organization known as the Coalition for Safe Loan Alternatives

“The troubled history of payday (and auto-title lending) in Ohio demonstrates a legislative and market
failure that must be fixed…. In today’s virtually unregulated context, HB 123 is a step in the right
direction that is long overdue…

The promise of HB 123, which its predecessor bills have not done, will require that all loans are
structured with affordable payments and make it easier for lower-cost providers to compete in Ohio
on a level, transparent playing field.”
Pastor Derek Drewery, former payday loan borrower, senior pastor at New Day Christian Fellowship in
Springfield as well as a contractor and Air Force veteran:

“When I served in the Air Force from 1995 to 2001, I was stationed at Wright-Patterson Air Force Base.
During that time, money was tight. When I needed to pay for car repairs, I came up short, and so I
borrowed from a payday lender. I appreciated that they lent me money, but the payments were just
too large for me to pay back the loan and cover my bills. Instead, I could only afford to cover the loan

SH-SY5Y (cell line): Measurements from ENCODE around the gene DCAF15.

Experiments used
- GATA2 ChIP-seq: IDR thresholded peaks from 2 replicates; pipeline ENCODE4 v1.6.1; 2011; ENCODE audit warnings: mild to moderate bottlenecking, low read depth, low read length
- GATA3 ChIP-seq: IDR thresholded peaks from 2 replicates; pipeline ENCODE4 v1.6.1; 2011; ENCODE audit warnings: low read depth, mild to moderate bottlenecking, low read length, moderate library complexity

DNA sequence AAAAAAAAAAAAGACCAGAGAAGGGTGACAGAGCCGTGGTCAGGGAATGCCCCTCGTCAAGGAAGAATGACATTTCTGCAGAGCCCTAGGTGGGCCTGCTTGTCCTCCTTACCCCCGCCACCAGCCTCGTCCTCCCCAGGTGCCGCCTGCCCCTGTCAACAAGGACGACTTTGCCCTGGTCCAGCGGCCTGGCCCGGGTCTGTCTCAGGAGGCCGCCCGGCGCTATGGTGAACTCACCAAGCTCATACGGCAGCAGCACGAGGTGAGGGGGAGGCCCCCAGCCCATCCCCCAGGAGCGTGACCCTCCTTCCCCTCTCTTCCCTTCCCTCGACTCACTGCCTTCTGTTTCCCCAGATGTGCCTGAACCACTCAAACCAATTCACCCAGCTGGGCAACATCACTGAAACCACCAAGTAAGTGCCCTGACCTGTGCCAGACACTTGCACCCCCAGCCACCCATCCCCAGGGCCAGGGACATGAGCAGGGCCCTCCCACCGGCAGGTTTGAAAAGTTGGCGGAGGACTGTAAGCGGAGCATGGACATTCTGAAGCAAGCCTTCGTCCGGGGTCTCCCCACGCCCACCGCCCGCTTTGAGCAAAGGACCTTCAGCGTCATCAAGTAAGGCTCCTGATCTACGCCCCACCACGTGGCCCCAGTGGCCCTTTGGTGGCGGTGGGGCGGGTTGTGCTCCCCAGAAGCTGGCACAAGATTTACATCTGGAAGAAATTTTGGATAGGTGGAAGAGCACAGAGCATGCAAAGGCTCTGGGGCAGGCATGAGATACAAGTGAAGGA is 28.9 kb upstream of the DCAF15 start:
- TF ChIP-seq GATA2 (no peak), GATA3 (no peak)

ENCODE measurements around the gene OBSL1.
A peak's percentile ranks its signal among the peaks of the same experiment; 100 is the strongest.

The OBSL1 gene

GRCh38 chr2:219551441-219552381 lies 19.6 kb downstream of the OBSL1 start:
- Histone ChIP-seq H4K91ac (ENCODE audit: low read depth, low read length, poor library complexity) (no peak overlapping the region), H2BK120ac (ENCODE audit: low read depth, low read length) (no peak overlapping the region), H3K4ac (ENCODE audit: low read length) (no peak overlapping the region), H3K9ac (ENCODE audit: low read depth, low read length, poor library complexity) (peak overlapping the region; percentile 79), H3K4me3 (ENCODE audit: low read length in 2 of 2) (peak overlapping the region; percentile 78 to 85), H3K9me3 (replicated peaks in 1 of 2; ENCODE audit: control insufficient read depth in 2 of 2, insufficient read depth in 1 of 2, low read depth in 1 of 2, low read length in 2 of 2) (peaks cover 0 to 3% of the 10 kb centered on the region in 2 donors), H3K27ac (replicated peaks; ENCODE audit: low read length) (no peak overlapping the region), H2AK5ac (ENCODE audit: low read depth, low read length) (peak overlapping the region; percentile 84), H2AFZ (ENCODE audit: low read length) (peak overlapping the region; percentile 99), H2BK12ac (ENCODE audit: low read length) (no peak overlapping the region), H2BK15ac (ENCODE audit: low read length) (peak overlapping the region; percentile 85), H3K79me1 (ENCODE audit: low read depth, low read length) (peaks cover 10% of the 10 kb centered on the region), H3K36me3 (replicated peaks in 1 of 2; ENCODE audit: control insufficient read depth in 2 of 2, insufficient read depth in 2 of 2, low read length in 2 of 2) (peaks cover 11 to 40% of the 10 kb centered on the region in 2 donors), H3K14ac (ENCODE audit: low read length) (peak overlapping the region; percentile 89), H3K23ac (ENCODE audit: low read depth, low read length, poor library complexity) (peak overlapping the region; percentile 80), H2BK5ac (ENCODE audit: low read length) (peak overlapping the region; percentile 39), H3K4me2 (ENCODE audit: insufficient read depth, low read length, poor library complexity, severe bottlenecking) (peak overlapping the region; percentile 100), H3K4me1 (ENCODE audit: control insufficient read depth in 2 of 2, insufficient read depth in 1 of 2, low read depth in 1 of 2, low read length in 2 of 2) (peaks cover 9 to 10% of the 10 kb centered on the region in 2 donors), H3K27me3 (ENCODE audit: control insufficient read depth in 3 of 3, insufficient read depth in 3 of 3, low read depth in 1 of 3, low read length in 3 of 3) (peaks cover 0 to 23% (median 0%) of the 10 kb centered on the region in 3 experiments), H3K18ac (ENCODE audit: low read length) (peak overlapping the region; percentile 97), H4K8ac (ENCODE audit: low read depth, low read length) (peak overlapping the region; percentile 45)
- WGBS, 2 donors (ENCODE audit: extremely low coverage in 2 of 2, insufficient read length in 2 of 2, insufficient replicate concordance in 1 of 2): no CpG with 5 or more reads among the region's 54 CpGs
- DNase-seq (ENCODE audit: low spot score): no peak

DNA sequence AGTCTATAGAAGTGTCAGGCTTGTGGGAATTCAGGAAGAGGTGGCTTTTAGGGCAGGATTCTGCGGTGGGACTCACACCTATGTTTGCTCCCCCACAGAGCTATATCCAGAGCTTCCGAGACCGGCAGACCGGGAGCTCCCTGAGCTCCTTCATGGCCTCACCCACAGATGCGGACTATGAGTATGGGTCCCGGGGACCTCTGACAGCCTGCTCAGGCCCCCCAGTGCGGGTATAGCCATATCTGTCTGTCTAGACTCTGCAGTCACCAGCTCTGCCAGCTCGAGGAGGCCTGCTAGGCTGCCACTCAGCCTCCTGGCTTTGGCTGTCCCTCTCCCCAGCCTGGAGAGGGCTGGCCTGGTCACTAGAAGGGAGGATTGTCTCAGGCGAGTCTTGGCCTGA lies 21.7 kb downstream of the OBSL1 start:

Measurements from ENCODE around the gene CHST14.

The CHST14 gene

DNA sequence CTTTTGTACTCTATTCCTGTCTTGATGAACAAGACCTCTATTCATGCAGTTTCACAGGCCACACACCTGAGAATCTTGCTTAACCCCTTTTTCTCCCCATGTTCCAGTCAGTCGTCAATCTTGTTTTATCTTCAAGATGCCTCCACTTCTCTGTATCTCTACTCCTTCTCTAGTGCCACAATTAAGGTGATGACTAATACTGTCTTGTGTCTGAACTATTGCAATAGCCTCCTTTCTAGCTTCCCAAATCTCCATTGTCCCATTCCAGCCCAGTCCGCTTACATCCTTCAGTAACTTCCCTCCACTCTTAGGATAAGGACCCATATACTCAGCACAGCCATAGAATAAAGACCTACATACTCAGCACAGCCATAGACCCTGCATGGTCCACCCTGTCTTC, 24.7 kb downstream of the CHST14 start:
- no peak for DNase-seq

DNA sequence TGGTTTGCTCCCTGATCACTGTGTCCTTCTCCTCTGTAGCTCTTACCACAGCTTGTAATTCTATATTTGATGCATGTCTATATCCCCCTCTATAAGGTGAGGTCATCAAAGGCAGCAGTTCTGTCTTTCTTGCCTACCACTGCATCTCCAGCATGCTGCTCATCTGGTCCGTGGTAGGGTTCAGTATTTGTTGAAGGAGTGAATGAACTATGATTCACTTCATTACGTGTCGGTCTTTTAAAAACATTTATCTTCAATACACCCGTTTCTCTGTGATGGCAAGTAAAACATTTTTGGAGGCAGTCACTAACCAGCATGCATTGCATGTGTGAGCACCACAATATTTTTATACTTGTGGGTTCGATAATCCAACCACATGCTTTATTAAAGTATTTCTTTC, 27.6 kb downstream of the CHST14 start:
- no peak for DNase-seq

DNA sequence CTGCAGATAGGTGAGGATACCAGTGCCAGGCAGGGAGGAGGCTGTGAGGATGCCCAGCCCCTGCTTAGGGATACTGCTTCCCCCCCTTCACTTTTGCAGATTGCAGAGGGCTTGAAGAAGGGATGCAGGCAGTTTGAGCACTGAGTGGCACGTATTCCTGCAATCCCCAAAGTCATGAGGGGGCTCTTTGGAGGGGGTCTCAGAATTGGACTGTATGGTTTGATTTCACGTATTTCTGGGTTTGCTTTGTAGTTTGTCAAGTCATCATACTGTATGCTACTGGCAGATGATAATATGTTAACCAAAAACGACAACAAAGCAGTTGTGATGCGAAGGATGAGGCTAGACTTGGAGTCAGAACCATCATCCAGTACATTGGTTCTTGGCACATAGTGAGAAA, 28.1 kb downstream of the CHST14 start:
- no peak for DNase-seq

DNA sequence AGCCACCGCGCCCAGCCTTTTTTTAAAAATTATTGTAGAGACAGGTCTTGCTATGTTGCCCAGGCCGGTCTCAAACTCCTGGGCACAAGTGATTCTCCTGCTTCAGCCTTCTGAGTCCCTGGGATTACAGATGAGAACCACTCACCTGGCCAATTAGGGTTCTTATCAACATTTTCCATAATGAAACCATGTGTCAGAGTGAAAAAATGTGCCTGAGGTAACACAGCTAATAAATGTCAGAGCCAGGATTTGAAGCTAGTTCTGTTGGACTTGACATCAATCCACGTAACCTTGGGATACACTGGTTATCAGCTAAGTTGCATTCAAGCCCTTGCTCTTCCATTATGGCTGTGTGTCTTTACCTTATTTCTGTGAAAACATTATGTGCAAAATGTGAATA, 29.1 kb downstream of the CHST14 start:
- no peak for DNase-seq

fee and buy more time. If I paid back the loan in full, there would have been such a large hole in my
paycheck that there was no way I could pay for even basic living expenses.

That’s how I ended up in a churning cycle, where I had to keep the loan out for one pay period after
another. I’ll never forget that process of being stuck on the treadmill, where I didn’t have a way out of
the loan. The experience was one that broke me financially and emotionally. The Air Force doesn’t
take these things lightly, and it’s easy to get in serious trouble with your first sergeant if you don’t pay
back a loan. And besides that, the lender could just take the money out of my checking account
anyway, because that was a condition of getting the loan. I cut back on everything and started eating
less to try and get that loan paid back and be done with it. When I couldn’t afford food for my dog, and
I was down to my last box of Cheerios, I ended up getting some help from family to get out of it. By the
time, I had paid back a few thousand dollars to borrow what was originally around $700.”

Sheri Dozier, Director of Economic Opportunity, Cleveland Neighborhood Progress:

“House Bill 123 offers fair and reasonable reforms which mirror successful efforts that are working in
another state. Contrary to the payday lenders talking points, this bill would not cut off access to
credit. Payday lenders can still make plenty of money charging 28% interest and monthly fees, with
all-in APRs of 120%. Threatening that these reforms will cut off access to credit or eliminate jobs is not
based in the evidence.”

Copies of full testimony are available if interested. Please email or

More information available at